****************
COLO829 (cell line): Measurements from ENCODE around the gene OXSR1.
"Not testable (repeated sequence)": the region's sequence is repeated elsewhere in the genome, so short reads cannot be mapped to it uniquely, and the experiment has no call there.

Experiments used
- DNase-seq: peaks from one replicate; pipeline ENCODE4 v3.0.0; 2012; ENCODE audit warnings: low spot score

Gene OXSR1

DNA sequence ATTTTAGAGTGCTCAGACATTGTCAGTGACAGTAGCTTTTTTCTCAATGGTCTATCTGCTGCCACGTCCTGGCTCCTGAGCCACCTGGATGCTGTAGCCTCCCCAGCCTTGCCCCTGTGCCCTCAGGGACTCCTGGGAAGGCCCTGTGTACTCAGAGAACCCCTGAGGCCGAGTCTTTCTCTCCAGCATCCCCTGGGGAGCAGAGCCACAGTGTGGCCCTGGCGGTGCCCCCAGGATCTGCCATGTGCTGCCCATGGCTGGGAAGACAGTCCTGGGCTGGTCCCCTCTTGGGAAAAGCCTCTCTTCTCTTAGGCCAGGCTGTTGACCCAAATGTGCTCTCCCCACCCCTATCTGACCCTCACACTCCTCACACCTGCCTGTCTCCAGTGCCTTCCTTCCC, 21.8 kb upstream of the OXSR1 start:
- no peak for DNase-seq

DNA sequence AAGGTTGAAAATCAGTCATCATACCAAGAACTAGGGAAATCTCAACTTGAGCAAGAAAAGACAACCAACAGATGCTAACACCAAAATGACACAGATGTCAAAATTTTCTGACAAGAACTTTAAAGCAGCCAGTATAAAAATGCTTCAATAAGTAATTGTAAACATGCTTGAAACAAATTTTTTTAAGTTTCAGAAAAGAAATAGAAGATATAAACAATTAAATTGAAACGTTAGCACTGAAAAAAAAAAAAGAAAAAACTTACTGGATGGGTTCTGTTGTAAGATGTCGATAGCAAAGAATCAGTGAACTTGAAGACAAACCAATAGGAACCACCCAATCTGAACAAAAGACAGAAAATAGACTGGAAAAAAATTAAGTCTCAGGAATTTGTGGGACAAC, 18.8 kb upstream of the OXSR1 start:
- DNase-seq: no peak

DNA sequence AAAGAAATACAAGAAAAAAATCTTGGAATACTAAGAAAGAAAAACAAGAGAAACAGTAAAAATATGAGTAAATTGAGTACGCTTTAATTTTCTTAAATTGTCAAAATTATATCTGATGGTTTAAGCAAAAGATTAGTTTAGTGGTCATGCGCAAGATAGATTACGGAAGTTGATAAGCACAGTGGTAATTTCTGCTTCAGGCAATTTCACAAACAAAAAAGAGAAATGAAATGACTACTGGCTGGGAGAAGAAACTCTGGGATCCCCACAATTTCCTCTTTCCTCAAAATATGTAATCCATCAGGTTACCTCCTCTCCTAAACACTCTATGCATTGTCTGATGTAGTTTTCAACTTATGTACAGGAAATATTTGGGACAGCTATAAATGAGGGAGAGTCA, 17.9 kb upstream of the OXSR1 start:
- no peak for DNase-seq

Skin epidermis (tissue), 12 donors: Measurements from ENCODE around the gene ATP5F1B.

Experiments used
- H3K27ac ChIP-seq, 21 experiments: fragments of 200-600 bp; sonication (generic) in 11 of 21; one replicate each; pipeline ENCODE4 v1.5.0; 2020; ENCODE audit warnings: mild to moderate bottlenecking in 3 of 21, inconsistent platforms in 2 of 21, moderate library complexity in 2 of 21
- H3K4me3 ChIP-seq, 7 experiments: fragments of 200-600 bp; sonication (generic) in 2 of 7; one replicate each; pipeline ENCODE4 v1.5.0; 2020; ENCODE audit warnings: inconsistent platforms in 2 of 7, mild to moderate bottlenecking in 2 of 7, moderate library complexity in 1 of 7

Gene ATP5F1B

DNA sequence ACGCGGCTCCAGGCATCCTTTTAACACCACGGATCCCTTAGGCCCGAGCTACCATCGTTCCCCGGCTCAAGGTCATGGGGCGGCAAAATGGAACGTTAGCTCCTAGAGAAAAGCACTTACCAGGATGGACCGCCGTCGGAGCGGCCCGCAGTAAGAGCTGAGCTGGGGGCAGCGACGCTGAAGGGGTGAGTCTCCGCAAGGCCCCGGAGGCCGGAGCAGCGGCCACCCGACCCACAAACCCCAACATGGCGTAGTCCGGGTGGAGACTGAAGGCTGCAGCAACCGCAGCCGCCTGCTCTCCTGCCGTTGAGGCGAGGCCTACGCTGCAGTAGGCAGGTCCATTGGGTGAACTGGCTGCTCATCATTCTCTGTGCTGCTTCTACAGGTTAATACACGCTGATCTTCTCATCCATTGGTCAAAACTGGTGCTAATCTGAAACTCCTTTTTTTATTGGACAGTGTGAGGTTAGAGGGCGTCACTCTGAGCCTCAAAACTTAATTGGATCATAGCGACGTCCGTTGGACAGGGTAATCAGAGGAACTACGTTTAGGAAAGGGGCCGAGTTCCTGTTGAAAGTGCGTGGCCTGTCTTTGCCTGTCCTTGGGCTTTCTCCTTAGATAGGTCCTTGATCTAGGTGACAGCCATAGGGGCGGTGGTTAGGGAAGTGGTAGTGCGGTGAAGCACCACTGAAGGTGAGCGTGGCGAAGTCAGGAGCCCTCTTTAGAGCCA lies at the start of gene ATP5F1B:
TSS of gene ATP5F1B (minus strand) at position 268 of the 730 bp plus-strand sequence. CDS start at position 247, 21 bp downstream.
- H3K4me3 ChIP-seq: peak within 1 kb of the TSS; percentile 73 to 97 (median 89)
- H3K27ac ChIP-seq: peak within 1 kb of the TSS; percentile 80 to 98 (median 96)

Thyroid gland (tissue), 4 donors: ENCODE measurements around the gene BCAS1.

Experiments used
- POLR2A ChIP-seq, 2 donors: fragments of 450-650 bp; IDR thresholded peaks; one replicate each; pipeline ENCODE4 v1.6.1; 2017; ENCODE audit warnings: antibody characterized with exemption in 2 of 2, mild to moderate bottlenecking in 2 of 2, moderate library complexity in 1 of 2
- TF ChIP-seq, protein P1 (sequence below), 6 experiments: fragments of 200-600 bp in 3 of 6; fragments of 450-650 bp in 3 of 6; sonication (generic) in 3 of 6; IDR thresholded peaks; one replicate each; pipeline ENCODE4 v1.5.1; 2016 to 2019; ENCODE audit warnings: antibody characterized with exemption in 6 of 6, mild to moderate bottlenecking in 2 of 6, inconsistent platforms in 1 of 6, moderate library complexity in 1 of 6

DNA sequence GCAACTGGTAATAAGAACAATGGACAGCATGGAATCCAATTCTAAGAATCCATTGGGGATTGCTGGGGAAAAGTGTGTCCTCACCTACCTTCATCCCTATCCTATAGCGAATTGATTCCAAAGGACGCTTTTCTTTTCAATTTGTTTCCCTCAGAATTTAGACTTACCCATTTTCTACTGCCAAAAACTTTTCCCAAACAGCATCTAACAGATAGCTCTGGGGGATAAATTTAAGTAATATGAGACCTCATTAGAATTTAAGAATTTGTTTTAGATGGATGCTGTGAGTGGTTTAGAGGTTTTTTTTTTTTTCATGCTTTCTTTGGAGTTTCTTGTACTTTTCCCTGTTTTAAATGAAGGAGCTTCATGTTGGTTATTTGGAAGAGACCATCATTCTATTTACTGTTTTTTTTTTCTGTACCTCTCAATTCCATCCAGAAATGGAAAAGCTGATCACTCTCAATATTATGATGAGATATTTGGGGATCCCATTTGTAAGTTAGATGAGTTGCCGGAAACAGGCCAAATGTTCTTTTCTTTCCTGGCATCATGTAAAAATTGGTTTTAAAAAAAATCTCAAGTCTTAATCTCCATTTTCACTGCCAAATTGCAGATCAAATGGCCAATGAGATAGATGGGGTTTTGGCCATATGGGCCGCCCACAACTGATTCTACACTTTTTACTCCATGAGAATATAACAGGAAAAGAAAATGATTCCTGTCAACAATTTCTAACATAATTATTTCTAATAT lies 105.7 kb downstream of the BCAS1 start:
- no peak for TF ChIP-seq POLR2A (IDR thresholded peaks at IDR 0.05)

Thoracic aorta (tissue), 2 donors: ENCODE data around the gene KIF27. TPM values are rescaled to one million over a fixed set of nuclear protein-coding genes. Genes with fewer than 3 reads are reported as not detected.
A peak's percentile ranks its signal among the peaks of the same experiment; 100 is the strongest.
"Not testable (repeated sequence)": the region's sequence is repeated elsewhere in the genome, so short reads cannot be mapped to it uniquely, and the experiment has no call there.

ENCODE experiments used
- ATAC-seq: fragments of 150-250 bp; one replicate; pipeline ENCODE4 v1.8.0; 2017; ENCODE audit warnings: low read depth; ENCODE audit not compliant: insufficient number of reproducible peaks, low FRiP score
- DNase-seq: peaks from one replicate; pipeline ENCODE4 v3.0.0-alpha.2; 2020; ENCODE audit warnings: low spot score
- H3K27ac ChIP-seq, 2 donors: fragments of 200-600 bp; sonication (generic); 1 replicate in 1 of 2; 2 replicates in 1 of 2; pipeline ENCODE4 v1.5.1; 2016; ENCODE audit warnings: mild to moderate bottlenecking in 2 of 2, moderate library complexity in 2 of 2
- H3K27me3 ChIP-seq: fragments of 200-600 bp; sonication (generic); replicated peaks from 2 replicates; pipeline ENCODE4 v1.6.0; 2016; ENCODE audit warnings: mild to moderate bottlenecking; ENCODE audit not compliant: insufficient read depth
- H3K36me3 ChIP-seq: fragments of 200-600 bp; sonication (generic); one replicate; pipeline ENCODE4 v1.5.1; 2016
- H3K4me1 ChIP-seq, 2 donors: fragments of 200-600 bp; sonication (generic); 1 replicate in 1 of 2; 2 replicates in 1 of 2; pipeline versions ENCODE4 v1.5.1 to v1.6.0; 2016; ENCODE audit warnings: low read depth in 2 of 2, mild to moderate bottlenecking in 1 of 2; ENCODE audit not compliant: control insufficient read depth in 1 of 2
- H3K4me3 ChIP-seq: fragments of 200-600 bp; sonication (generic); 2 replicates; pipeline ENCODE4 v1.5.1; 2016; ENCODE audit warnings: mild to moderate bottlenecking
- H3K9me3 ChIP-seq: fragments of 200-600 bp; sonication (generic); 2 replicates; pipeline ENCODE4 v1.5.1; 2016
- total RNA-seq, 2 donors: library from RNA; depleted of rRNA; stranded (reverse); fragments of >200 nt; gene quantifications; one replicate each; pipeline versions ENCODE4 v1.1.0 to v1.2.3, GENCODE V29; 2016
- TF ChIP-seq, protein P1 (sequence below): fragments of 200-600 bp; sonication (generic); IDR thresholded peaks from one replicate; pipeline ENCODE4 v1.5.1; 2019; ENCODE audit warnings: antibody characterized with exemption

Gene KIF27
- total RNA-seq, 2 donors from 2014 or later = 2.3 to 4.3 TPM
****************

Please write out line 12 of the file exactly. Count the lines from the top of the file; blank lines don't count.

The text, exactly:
Skin epidermis (tissue), 12 donors: Measurements from ENCODE around the gene ATP5F1B.